Riding on a roller coaster really can remove kidney stones...wait...WHAT??
This is the conclusion of research that has won this year's Ig Nobel Prize for Medicine. For starters, what is a "Ig Nobel Prize" ?
The Ig Nobel Prizes honor achievements that make people LAUGH, and then THINK. The prizes are intended to celebrate the unusual, honor the imaginative - and spur people's interest in science, medicine, and technology. The Ig Nobels are spoof prizes that are published in the Annals of Improbable Research. Many of the topics recognised in the awards actually have a serious point to them. The awards ceremony is held at Harvard University in Cambridge, US.
So coming back to roller coaster rides and kidney stones. The US researchers who carried out the work recommend that those afflicted with the condition should regularly use the theme park attractions.
The inspiration behind the roller-coaster research began several years ago when one of Prof David Wartinger's patients at Michigan State University's College of Osteopathic Medicine returned from a holiday trip to Walt Disney World in Florida. The patient reported that one of his kidney stones became dislodged after a ride on the Big Thunder Mountain ride.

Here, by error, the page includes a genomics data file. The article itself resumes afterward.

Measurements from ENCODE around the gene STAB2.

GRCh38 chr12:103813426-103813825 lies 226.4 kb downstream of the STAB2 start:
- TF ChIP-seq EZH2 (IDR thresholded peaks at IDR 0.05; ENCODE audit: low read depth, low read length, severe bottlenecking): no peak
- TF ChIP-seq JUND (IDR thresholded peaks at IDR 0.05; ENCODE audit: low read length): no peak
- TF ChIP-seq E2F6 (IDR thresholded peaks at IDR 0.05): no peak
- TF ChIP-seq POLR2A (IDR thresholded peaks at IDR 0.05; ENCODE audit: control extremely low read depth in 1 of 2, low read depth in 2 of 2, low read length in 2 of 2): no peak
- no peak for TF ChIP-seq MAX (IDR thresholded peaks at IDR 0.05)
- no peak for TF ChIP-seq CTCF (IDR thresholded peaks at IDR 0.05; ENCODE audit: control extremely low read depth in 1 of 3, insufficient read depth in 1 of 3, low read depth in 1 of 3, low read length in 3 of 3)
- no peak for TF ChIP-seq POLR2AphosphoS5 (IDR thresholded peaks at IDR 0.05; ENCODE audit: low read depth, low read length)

Wondering whether it was caused by the ride or a coincidence, the patient went on the ride several more times and each time a stone popped out. Intrigued by the story, Prof Wartinger built a silicone model of his patient's renal system, including artificial kidney stones, and took it with him on numerous rides.
He discovered that Big Thunder Mountain was indeed effective - more so than the scarier rides such as Space Mountain or Rock 'n' Roller Coaster which involve prolonged drops.
Prof Wartinger concluded that this was because Big Thunder Mountain involves more up and down and side to side movements that "rattle" the rider.
Know more here: https://www.bbc.com/news/science-environment-45513012